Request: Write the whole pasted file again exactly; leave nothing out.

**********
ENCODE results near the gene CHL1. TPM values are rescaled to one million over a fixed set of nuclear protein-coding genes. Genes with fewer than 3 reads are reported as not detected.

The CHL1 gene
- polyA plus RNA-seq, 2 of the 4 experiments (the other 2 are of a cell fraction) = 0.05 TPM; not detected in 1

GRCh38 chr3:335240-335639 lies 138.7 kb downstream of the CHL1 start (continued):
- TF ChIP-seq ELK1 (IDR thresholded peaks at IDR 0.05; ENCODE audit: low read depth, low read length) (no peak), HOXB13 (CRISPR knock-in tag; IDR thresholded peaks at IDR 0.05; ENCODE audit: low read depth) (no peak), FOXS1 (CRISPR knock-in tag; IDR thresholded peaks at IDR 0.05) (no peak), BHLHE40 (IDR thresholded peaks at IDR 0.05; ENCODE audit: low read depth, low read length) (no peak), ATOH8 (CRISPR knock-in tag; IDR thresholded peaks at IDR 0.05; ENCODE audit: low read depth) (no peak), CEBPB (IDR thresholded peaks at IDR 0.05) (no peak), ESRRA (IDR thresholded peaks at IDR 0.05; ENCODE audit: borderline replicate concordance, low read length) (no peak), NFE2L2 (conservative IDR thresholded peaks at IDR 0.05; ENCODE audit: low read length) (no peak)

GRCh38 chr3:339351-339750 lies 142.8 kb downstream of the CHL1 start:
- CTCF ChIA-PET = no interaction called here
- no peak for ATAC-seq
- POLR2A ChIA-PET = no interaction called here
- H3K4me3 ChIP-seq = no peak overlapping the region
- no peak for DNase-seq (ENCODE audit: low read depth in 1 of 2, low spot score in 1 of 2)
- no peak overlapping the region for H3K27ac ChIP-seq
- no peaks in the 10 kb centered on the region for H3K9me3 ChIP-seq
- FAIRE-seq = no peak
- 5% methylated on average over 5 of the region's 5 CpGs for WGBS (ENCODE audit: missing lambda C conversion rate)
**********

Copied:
ENCODE results near the gene CHL1. TPM values are rescaled to one million over a fixed set of nuclear protein-coding genes. Genes with fewer than 3 reads are reported as not detected.

The CHL1 gene
- polyA plus RNA-seq, 2 of the 4 experiments (the other 2 are of a cell fraction) = 0.05 TPM; not detected in 1

GRCh38 chr3:335240-335639 lies 138.7 kb downstream of the CHL1 start (continued):
- TF ChIP-seq ELK1 (IDR thresholded peaks at IDR 0.05; ENCODE audit: low read depth, low read length) (no peak), HOXB13 (CRISPR knock-in tag; IDR thresholded peaks at IDR 0.05; ENCODE audit: low read depth) (no peak), FOXS1 (CRISPR knock-in tag; IDR thresholded peaks at IDR 0.05) (no peak), BHLHE40 (IDR thresholded peaks at IDR 0.05; ENCODE audit: low read depth, low read length) (no peak), ATOH8 (CRISPR knock-in tag; IDR thresholded peaks at IDR 0.05; ENCODE audit: low read depth) (no peak), CEBPB (IDR thresholded peaks at IDR 0.05) (no peak), ESRRA (IDR thresholded peaks at IDR 0.05; ENCODE audit: borderline replicate concordance, low read length) (no peak), NFE2L2 (conservative IDR thresholded peaks at IDR 0.05; ENCODE audit: low read length) (no peak)

GRCh38 chr3:339351-339750 lies 142.8 kb downstream of the CHL1 start:
- CTCF ChIA-PET = no interaction called here
- no peak for ATAC-seq
- POLR2A ChIA-PET = no interaction called here
- H3K4me3 ChIP-seq = no peak overlapping the region
- no peak for DNase-seq (ENCODE audit: low read depth in 1 of 2, low spot score in 1 of 2)
- no peak overlapping the region for H3K27ac ChIP-seq
- no peaks in the 10 kb centered on the region for H3K9me3 ChIP-seq
- FAIRE-seq = no peak
- 5% methylated on average over 5 of the region's 5 CpGs for WGBS (ENCODE audit: missing lambda C conversion rate)